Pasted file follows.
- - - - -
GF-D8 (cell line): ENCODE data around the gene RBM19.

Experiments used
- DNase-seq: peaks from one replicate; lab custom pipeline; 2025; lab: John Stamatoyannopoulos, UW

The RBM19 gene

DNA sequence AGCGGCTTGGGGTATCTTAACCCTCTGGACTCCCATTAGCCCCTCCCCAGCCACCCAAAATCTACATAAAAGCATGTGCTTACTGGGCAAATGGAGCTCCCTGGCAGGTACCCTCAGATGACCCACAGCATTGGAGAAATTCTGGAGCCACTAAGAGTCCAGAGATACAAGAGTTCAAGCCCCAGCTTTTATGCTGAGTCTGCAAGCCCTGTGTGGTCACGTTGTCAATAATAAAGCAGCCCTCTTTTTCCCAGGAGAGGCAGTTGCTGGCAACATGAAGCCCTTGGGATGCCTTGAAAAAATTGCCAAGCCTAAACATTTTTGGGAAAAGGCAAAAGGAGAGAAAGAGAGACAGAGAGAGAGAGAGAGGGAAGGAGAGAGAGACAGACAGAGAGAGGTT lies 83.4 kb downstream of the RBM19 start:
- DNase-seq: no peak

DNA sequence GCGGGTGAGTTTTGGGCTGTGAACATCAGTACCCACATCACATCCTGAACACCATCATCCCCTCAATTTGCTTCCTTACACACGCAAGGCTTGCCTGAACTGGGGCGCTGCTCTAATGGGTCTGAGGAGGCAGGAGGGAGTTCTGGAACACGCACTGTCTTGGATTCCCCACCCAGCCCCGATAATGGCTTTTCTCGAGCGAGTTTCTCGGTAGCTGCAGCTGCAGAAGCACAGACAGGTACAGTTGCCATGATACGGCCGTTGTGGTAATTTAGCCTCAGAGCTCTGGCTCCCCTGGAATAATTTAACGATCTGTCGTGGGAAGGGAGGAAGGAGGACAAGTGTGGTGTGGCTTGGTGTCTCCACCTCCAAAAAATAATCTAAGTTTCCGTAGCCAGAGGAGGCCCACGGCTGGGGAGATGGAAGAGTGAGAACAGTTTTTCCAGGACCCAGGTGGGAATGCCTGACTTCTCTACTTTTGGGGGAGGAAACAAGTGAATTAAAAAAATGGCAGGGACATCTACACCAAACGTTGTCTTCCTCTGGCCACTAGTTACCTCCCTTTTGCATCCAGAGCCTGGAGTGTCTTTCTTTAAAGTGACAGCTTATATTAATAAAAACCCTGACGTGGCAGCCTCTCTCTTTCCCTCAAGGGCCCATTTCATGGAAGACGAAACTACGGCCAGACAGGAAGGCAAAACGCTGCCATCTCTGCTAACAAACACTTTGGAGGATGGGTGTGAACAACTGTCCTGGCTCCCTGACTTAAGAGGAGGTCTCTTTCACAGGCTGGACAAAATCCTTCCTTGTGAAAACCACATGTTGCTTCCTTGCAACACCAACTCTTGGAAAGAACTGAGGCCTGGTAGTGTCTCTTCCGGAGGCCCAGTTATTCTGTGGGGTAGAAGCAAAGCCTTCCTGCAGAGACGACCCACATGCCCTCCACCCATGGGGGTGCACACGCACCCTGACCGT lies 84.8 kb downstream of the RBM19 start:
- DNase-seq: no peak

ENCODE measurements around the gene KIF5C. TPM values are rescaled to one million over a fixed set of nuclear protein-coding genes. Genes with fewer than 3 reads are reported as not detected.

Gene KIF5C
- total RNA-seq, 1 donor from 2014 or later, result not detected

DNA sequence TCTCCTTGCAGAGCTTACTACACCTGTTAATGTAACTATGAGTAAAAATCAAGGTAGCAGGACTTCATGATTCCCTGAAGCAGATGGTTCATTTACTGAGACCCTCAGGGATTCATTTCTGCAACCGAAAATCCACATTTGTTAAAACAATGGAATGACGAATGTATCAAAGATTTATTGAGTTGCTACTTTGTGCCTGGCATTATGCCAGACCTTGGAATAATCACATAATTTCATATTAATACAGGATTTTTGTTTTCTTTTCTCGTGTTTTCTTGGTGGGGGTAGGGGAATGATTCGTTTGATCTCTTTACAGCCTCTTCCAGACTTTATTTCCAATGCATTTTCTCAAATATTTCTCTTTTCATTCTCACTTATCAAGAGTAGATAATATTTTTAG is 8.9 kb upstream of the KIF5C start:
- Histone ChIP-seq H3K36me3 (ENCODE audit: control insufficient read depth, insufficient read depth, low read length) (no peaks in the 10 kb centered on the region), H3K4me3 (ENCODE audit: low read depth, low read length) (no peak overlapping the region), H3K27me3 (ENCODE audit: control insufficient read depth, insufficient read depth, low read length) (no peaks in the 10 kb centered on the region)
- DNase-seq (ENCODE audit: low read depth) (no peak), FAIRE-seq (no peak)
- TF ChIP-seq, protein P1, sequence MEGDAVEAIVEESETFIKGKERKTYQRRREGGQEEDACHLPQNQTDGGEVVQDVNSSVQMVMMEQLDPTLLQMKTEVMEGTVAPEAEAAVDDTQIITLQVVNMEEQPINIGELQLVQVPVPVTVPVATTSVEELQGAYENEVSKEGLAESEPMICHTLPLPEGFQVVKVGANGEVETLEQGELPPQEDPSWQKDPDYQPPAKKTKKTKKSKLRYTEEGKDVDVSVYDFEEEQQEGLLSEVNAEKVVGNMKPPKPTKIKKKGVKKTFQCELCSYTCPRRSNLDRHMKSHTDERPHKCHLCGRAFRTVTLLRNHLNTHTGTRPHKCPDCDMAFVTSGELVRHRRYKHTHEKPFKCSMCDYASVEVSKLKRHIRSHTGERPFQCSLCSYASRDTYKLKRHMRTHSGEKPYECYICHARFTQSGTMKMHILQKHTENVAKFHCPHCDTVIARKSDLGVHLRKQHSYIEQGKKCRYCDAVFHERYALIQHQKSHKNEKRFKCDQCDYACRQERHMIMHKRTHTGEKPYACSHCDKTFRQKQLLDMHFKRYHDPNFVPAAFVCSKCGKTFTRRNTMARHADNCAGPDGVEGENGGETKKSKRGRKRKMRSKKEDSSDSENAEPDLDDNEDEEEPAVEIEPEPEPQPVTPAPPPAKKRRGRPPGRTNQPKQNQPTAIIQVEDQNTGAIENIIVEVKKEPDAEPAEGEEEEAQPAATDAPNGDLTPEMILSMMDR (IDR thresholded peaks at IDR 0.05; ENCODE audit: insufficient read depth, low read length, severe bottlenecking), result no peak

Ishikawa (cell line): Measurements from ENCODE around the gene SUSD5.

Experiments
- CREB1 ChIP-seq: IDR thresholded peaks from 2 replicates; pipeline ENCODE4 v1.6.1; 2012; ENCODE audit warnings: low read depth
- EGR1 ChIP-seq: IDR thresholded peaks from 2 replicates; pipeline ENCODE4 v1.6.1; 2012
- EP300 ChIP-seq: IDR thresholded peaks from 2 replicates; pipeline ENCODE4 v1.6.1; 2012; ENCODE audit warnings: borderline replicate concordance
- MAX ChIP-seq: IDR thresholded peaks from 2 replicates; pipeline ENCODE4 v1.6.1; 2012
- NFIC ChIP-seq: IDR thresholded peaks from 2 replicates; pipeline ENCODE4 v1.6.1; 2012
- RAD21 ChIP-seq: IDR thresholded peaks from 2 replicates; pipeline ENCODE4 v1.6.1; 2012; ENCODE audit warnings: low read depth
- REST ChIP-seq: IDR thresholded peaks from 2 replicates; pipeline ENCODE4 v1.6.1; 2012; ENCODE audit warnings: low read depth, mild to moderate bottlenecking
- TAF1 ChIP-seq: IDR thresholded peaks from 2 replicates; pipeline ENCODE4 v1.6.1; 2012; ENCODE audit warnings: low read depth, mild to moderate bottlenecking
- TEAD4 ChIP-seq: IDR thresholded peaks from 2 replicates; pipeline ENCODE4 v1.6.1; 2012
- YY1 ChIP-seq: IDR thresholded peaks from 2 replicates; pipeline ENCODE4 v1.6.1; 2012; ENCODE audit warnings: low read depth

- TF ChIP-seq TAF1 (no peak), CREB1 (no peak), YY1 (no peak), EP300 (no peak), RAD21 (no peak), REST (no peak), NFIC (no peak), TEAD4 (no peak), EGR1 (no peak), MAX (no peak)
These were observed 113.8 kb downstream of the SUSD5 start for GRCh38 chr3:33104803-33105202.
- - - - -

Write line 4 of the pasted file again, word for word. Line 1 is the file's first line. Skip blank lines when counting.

The RBM19 gene